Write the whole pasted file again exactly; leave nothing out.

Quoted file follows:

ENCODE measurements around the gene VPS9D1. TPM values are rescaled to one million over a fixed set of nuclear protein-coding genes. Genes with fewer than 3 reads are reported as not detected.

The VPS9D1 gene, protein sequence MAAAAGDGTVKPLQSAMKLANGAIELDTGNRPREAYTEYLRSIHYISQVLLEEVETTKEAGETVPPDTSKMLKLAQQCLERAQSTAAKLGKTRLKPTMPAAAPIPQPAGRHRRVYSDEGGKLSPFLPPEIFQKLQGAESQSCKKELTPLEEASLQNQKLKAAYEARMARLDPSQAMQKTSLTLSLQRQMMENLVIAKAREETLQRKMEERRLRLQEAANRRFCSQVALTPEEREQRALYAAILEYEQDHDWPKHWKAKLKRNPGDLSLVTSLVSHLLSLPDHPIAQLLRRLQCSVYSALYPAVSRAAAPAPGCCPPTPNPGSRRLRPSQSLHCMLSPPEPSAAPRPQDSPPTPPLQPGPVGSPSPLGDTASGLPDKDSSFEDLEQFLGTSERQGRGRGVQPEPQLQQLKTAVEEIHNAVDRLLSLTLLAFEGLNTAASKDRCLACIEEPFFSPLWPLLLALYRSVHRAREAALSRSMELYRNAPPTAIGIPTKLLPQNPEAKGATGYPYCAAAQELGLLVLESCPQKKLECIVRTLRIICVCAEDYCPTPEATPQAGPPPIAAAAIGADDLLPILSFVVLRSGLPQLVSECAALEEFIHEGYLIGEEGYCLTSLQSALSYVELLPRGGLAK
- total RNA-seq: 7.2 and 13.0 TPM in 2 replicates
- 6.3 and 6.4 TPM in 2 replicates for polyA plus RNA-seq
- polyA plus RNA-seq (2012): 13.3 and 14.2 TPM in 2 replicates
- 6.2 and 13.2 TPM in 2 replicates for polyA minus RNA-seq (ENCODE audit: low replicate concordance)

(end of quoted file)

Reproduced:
ENCODE measurements around the gene VPS9D1. TPM values are rescaled to one million over a fixed set of nuclear protein-coding genes. Genes with fewer than 3 reads are reported as not detected.

The VPS9D1 gene, protein sequence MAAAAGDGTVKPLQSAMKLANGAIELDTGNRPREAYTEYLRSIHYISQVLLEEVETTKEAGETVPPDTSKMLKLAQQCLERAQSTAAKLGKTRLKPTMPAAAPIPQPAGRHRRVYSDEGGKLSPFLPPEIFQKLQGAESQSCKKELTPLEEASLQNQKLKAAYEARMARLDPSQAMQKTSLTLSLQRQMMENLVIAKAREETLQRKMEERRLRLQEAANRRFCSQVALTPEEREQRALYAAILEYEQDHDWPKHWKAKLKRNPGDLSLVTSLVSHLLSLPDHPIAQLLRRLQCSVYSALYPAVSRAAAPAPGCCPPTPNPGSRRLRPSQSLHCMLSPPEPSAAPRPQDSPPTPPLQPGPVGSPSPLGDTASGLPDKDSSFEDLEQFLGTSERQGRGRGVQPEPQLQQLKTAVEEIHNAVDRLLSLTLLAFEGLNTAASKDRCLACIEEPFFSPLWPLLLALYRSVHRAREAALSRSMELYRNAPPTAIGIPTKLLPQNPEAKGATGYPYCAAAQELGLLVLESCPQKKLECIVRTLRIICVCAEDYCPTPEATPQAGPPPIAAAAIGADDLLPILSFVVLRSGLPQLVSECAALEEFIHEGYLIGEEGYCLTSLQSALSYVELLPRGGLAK
- total RNA-seq: 7.2 and 13.0 TPM in 2 replicates
- 6.3 and 6.4 TPM in 2 replicates for polyA plus RNA-seq
- polyA plus RNA-seq (2012): 13.3 and 14.2 TPM in 2 replicates
- 6.2 and 13.2 TPM in 2 replicates for polyA minus RNA-seq (ENCODE audit: low replicate concordance)